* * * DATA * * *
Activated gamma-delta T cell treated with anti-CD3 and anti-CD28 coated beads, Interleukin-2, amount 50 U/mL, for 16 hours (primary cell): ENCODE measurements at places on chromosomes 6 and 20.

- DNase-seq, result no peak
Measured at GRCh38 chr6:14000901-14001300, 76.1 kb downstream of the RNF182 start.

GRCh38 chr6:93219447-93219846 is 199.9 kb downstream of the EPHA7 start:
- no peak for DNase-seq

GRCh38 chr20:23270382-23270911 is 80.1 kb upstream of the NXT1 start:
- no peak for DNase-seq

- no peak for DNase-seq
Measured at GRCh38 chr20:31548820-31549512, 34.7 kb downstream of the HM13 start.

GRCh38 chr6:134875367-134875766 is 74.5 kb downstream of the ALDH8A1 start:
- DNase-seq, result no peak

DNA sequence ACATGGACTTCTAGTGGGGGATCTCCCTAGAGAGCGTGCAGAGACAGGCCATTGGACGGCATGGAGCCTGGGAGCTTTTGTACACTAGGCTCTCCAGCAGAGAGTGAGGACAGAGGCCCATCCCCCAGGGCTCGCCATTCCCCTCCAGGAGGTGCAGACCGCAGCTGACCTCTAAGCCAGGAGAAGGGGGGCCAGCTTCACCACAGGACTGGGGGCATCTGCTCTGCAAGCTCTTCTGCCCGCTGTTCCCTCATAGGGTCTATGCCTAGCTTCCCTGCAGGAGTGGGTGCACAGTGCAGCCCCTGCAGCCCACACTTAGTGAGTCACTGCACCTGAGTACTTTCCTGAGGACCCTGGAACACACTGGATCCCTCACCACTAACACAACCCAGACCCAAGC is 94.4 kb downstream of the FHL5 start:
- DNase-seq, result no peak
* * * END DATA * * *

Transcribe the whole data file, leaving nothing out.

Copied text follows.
Activated gamma-delta T cell treated with anti-CD3 and anti-CD28 coated beads, Interleukin-2, amount 50 U/mL, for 16 hours (primary cell): ENCODE measurements at places on chromosomes 6 and 20.

- DNase-seq, result no peak
Measured at GRCh38 chr6:14000901-14001300, 76.1 kb downstream of the RNF182 start.

GRCh38 chr6:93219447-93219846 is 199.9 kb downstream of the EPHA7 start:
- no peak for DNase-seq

GRCh38 chr20:23270382-23270911 is 80.1 kb upstream of the NXT1 start:
- no peak for DNase-seq

- no peak for DNase-seq
Measured at GRCh38 chr20:31548820-31549512, 34.7 kb downstream of the HM13 start.

GRCh38 chr6:134875367-134875766 is 74.5 kb downstream of the ALDH8A1 start:
- DNase-seq, result no peak

DNA sequence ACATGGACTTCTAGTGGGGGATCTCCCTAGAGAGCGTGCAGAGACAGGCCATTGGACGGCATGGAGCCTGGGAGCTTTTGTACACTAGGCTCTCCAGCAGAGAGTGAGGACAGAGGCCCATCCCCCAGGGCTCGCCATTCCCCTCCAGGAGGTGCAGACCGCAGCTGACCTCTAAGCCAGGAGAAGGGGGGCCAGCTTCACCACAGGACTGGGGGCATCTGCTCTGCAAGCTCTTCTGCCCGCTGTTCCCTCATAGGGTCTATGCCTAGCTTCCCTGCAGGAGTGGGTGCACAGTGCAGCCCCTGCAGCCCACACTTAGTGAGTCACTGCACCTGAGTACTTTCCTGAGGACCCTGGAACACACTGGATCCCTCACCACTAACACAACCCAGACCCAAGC is 94.4 kb downstream of the FHL5 start:
- DNase-seq, result no peak